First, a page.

New Allergy Drops for People Allergic to Pets
By Tamara Sevigny
Being a pet owner is never easy, especially when the pet owner is allergic to his or her companion animal. “Most people aren’t willing to consider getting rid of their pets. Pets are part of the family,” says Dr. Lewin of Allergycare in Fairfield County. Dr. Lewin has been working with allergy patients for 25 years, helping people find relief who want to live with pets.
But don’t be quick to blame the pets. Get tested with your allergist to find out exactly what your allergies are. Keep in mind that many allergy sufferers are sensitive to more than one allergen. “It is very rare that a person is just allergic to cats or just allergic to dogs,” says Dr. Lewin.
All cats and dogs are allergenic (allergy-causing) to people who are allergic to animals. Cats tend to be more allergenic than dogs to allergic people, although, some people are more sensitive to dogs than cats. Contrary to popular belief there are no non-allergenic breeds of dogs or cats; even hairless breeds, as the allergens come from the skin, urine, and saliva and not the hair or fur.
Dogs who are constantly groomed may be less irritating, such as the Bichon Frise or Poodle and larger dogs will have more dander than small dogs, simply due to their size. But one dog or cat of a particular breed may be more irritating to an individual than another animal of the same breed.
If you are allergic to pet dander or allergens in the animal’s saliva or urine there are options. Re-homing your pets does not have to be the solution. A new allergy drop is becoming more widely prescribed by allergists allowing people to get diagnosed, but give themselves drops under the tongue at home, rather than getting frequent shots at the allergist’s office. There are three levels of treatment allergic people can consider when dealing with allergens in their pets.
The first is obvious; avoidance altogether. Create an allergy-free zone in your home, prohibiting the pet’s access to it. Use a high-efficiency HEPA air cleaner in your bedroom and throughout your home. Use impermeable covers for the mattresses and pillows, lessening the accumulation of allergen particles. Avoid dust and dander-catching furnishings, such as cloth curtains, blinds, and carpeted floors, or clean these items frequently. Use a microfilter bag in the vacuum cleaner to catch all the allergens effectively. Lastly, bathe your pet weekly, which will reduce allergens caught in fur by up to 84%.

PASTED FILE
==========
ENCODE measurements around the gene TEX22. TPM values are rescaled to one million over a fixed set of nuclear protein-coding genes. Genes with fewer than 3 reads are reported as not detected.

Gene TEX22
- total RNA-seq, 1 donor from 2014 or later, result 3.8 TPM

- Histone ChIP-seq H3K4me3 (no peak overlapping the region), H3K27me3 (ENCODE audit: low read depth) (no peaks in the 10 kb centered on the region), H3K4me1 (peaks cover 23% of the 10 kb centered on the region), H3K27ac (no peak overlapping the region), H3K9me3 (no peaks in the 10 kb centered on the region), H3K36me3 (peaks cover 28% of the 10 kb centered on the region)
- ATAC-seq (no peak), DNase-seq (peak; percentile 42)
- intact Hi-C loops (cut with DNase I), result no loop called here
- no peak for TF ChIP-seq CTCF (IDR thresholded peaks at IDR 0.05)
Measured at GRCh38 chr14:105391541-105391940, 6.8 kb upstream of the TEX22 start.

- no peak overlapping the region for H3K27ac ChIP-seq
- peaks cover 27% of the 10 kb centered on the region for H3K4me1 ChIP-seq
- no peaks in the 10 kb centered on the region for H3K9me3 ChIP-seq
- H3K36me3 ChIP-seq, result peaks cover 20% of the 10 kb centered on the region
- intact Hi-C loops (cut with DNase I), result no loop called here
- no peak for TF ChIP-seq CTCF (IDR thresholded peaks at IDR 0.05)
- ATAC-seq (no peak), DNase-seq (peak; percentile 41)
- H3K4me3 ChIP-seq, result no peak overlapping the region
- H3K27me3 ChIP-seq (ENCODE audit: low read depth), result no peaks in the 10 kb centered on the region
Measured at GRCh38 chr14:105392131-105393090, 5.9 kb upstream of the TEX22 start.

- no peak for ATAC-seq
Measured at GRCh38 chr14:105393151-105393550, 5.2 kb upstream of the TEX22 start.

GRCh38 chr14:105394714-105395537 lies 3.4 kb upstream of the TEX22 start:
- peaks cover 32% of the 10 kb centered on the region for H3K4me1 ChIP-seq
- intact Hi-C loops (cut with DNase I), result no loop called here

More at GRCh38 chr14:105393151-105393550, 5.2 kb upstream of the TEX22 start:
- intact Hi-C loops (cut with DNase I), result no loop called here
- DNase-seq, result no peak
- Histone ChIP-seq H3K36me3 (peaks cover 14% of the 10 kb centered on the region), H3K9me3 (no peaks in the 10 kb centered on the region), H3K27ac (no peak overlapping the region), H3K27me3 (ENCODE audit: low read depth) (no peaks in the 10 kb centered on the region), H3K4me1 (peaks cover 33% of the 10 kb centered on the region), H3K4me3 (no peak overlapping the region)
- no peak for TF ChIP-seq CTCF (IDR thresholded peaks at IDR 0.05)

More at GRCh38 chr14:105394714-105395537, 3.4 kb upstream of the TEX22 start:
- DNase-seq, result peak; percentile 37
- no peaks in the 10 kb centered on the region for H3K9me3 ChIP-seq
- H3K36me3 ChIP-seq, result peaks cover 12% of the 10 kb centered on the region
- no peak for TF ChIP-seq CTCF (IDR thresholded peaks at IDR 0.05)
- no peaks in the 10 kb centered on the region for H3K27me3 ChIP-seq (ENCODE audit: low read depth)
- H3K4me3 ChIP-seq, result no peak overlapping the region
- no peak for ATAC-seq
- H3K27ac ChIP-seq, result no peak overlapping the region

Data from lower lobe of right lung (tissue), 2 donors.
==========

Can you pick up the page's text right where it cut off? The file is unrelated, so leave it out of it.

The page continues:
The second form of treatment is an over-the-counter medication, such as antihistamines and nasal sprays. These medications do offer temporary relief, but are not always effective and will need to be taken on an ongoing basis.
The third form of treatment is Immunotherapy (allergy shots) which can improve symptoms considerably. They are given as often as twice a week for a prescribed period of time. They work by gradually desensitizing a person’s immune system to pet allergens. The allergy-causing proteins are injected under the person’s skin, triggering the body to produce antibodies, which block the allergen from causing a reaction. Although this can be very effective it is also time-consuming traveling to the allergist up to twice a week for a few weeks and even up to a few months.
Recent studies have allowed for a new treatment, called Sublingual Immunotherapy, or allergy drops, which have all the advantages as shots but are administered at home, under the tongue. The drops are even safe for children, as the shots sometimes are not. Dr. Lewin has offered this treatment for over a year now; having been studying allergies and treatment options with Allergychoices, Inc. out of La Crosse, WI, for the last three to four years. He has been working with allergy patients for 25 years and finds the drops so effective that he has converted his entire practice to Sublingual Immunotherapy.
Allergy drops are a new, excellent alternative to other treatments that could make living with pets an option for those who are allergic. Of course, if you currently do not have a pet, but are considering one and know you are allergic, be sure to consider all of the options of treatment, prepare your home, and speak with your allergist before doing so.
If you are allergic to animals or other allergens and you are interested in finding out more about the allergy treatments provided by Dr. Lewin, contact his office, Allergycare of Fairfield County, 300 Danbury Road, Suite 409, Wilton, call 203-834-2248 or visit www.allergycarefc.com.